Although the process of installing a ridge vent is relatively straightforward, errors occasionally occur. Your roofing technician may miss a simple step during the process. Such a seemingly minor error may result in significant problems, including leakages and blow-offs.
Here is how you can tell if your ridge vent is installed correctly.
Why should your Ridge Vent be Installed Correctly?
Your ridge vent serves a critical role: to let the damp and warm air that accumulates in your attic out. The warm and moist air from your house naturally rises and settles in the attic.
If the air is left in the attic for a long time, it causes all manner of problems. Molds will begin to grow in the attic. Besides, the wooden parts of your entire roof will begin to rot. Therefore, the vent must be appropriately installed for it to let the damp air out.
The ridge vent is a very delicate component of your roof. If it is not installed correctly, it may let in moisture from the outside. Such leakages may occur because of gaps that may be left between the vent and the roof.
What does a Ridge Vent Look Like from the Inside?
The way your ridge vent looks from the inside is determined by the nature of the house’s roofing. In some houses, the metal roof is directly installed on the roofing boards. The main of using this roofing approach is to allow the venting of the attic. If this is the case, you will see a small hole on the underside of the roof. Looking through this space allows you to see the underside of the ridge vent.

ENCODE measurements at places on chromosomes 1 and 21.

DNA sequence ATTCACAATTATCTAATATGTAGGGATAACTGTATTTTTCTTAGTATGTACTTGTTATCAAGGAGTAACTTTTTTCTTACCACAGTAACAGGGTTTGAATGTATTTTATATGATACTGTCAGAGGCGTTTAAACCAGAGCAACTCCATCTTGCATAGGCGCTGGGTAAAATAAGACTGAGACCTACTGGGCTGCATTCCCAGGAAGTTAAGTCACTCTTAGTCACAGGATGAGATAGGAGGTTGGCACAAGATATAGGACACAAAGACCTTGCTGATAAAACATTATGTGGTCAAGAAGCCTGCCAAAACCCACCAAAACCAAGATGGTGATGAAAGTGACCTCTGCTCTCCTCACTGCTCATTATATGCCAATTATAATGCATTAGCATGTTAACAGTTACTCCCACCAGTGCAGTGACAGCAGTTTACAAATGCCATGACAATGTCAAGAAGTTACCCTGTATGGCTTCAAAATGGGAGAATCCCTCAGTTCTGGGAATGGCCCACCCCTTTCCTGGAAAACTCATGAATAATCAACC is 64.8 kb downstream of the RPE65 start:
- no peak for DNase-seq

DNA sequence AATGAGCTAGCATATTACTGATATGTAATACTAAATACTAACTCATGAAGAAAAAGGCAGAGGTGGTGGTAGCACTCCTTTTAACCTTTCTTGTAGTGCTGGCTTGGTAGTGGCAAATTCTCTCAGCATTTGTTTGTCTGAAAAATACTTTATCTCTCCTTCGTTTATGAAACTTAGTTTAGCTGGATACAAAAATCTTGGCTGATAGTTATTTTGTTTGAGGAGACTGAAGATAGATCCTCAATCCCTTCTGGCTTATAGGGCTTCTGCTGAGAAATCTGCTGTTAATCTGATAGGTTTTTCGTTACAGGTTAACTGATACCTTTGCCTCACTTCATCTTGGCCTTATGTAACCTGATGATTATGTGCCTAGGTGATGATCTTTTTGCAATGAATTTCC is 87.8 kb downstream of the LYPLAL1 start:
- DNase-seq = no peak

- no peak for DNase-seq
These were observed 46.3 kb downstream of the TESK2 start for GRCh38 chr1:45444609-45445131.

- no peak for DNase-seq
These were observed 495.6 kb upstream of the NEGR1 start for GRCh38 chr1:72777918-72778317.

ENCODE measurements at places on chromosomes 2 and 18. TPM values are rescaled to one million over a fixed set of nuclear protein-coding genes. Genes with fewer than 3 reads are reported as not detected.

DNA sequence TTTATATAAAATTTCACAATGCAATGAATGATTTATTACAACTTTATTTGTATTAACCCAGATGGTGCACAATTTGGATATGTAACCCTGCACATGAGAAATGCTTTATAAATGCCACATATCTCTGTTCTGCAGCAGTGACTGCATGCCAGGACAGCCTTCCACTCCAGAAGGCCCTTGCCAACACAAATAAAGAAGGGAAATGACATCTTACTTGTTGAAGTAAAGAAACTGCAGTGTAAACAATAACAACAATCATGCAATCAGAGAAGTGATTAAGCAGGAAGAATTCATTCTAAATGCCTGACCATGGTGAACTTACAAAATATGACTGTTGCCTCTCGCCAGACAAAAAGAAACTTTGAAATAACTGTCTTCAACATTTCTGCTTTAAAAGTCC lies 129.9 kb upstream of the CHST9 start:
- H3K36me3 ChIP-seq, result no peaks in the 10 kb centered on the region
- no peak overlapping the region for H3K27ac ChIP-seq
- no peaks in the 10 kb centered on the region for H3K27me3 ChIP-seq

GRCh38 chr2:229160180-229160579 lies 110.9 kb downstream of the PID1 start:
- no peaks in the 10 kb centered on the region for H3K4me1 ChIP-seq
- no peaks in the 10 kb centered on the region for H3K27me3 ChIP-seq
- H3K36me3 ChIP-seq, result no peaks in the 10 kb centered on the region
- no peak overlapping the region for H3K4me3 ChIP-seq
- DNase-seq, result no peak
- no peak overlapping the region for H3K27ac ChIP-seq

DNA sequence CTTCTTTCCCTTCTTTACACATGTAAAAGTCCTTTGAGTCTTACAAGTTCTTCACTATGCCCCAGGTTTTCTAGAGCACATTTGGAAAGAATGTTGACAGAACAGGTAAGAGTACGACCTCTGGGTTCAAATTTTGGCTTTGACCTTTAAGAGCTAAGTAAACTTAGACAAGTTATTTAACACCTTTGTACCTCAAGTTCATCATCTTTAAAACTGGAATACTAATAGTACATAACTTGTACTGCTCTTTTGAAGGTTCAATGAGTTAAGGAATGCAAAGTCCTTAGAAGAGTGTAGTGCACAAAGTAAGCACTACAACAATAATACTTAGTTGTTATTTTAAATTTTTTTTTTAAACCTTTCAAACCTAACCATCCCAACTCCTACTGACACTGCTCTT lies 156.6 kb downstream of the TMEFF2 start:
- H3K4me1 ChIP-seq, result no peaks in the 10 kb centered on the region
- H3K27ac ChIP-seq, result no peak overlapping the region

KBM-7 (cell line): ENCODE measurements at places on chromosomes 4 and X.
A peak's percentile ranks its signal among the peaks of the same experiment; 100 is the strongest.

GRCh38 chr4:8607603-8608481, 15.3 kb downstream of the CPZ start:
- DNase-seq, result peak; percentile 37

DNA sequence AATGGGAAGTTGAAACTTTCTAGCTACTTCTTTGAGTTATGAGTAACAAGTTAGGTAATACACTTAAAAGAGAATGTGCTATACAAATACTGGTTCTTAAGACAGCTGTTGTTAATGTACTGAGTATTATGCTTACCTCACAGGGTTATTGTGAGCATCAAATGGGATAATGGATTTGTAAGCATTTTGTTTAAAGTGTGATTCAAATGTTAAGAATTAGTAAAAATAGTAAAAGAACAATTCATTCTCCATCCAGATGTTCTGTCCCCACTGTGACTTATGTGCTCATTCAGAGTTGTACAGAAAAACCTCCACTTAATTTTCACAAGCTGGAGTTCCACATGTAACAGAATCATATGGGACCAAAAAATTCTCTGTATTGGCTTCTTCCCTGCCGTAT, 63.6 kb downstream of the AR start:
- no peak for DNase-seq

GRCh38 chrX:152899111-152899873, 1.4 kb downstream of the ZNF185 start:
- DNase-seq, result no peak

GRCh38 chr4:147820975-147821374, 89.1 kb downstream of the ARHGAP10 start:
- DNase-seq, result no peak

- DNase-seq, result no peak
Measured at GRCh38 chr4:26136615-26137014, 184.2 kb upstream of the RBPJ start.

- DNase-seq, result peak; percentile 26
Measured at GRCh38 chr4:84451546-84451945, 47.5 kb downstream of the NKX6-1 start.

However, the roofs of some houses are designed differently. If the roofing technician left some space between the metal roofing and the boards, you would not see a space that may allow you to view the underside of the ridge vent from the inside of your house.
Checking for Shingle Obstructions
Shingle obstruction is one of the most common problems of ridge vent installation. Your roofing technician must be meticulous during the installation process to avoid committing any of the errors that usually cause shingle obstructions in ridge vents.
When inspecting your ridge vent from the inside of your attic, you are not supposed to see the underside of the roof shingle. If this happens, then there is a severe problem that you should investigate before things get out of hand. The most common error is that the roofing technician may have made the ridge vent longer than it should be.
Dealing with shingle obstructions is a complicated process. Let your roofing technician use established techniques to solve the problem. It is wrong to cut the extending shingles from the top side of the roof because this may cause leakages.
Checking for Roofing Felt Obstructions
The felt that is used in roofing procedures can obstruct your ridge vent. This error occurs when your technician installs felt of building paper over the opening created by removed plywood before placing the ridge vent. If this is the case, your ridge vent will be obstructed by the felt of building paper. The obstruction interferes with the performance of the ridge vent.
You can detect this error when inspecting your ridge vent from the inside of the attic. You will have to cut the building paper to examine the underside of the ridge vent mesh. Any certified roofing technician can help you solve this problem.
Leakage in the attic is one of the most common signs of improper ridge vent installation. Leakages occur when there is enough space to allow moisture to sip through the ridge vent into your attic. The moisture comes from precipitation.